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The Veteran Service Corps’ Birth at Standing Rock

Native Americans in the U.S. Military

If you were to ask me about Native Americans in the military, my first thought would be the Navajo code talkers during World War II. In recent years, their contribution to America’s World War II victory has finally been publicly recognized.

Less well-known are the Native American code talkers in World War I (primarily Choctaw language), a time when Native Americans were not yet considered U.S. citizens.

While writing this article about Veteran Service Corps, I was surprised to learn that Native Americans have the highest percentage of people serving in the military of any American ethnic group. Their patriotism exists despite the way they have been treated for the past 400 years and the fact that full citizenship for Native Americans didn’t come until 1924.

Standing Rock and Veteran Service Corps

Standing Rock and the Dakota Access Pipeline standoff in late 2016 brought Native Americans and veterans together. I was following news of the Native American resistance to that oil pipeline during a harsh South Dakota winter.

I remember being deeply moved when I read that over 2,000 military veterans traveled to Standing Rock from all over the country in December 2016. Their goal was to stand between the National Guard and the pipeline protestors, who had been subjected to tear gas, rubber bullets and security dog bites. Probably worst of all, the protestors were sprayed by water cannons in below freezing temperatures.

“We imagine a just, equitable world where the passion and talents of veterans are fully leveraged to improve the lives of all citizens, to create lasting solutions, and to build capacity in others.”

Vision of the Veteran Service Corps

The power of that experience led some of the veterans who were at Standing Rock to found the Veteran Service Corps (VSC) in February 2017. VSC was founded as a humanitarian aid organization, with a vision of working with veterans and whole communities to lift up everyone.

As their first major project, members of the VSC have committed to working with the veterans and community of the Cheyenne River Lakota Nation on health, housing, youth programs and other issues.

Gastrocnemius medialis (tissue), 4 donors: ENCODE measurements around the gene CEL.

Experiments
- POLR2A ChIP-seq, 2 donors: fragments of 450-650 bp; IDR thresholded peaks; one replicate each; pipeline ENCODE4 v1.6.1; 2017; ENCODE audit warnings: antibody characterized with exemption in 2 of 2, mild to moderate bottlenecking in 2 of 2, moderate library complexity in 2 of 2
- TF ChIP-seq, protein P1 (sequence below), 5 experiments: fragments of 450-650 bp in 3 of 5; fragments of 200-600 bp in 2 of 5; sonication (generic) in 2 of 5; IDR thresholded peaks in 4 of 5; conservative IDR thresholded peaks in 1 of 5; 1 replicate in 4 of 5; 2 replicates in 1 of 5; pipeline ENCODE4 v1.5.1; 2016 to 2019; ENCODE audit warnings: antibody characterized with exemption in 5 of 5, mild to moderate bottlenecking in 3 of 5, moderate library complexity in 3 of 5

VSC Member Stories

One VSC member, Sergeant Ross McKee, served as a U.S. Army Ranger from 1999 to 2010, including a tour in Iraq where he was wounded in combat. Being a part of VSC has renewed the strong sense of brotherhood he felt for his comrades in the military.

Sergeant McKee says that working with the Lakota and experiencing their culture, such as the sweat lodge ritual, has helped him deal with PTSD. Providing humanitarian help for Lakota youth programs has also been healing for him.

“Working with VSC and the tribe has restored my faith in humanity. VSC is a great place for veterans to go if they want to find a purpose. You can make a difference in people’s lives, all while regaining the camaraderie you had while you were in the service.”

Sergeant Ross McKee, U.S. Army Ranger 1999-2010

 Another veteran active with VSC is Jacqui White Hat. Growing up as a Lakota girl, she learned the principles of justice, integrity, responsibility and courage. At age 22, she enlisted in the Air Force and served as a medic for 17 years. She says that serving in the military made her strong. It helped her learn to speak up and be a leader. She is now bringing her leadership and medical skills in service to the Lakota people through the Veteran Service Corps.

“Anytime a medic hears a cry for help, we have to answer that cry or it’s just gut-wrenching. I answered the call to veterans to protect the rights of the people. That’s what will always keep me alive in my darkest times. That’s who I am.”

Wahancankayapi Win (She Shields the People Woman) – Jacqui’s Lakota name

 Veteran Service Corps projects

Here are current projects that are dedicated to helping an entire community, from the youth to the elders:

  • “Rehabilitating housing for homeless veterans on the Cheyenne River Lakota reservation as well as safe housing for women and children;
  • “Restoring the tribe’s veterans center;
  • “Renovating an old Headstart building into the Cherry Creek Youth Center, creating a gathering and enrichment place for youth in Cherry Creek, a community with the highest teen suicide rate in the United States.”  Source: VSC website 3/17/2018

The Veteran Service Corps is now seeking funding for a program to teach veterans, including Lakota veterans, to become certified solar power installers. The goal is to train them with an in-demand job skill that can transform their lives for the long-term and to eventually create energy self-sufficiency at the reservation.

The Veteran Service Corps is still a young organization. They have built upon the personal relationships developed during the Standing Rock protest to create a focused, long-term commitment that brings healing to VSC members as well as help to veterans, families and youth on the Cheyenne River Lakota reservation.

As a result of this relationship, the tribe has given the VSC stewardship of a 29-acre ranch that was previously neglected. The VSC is using it as their National Operations and Training Center for growth of future community programs.

You can learn more about the Veteran Service Corps or make a donation to their work at their website: https://www.vscamerica.org/.



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